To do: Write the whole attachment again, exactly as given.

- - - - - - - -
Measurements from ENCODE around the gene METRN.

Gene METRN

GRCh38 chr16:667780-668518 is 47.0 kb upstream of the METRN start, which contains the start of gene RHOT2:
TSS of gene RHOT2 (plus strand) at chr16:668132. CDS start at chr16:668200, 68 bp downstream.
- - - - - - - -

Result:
Measurements from ENCODE around the gene METRN.

Gene METRN

GRCh38 chr16:667780-668518 is 47.0 kb upstream of the METRN start, which contains the start of gene RHOT2:
TSS of gene RHOT2 (plus strand) at chr16:668132. CDS start at chr16:668200, 68 bp downstream.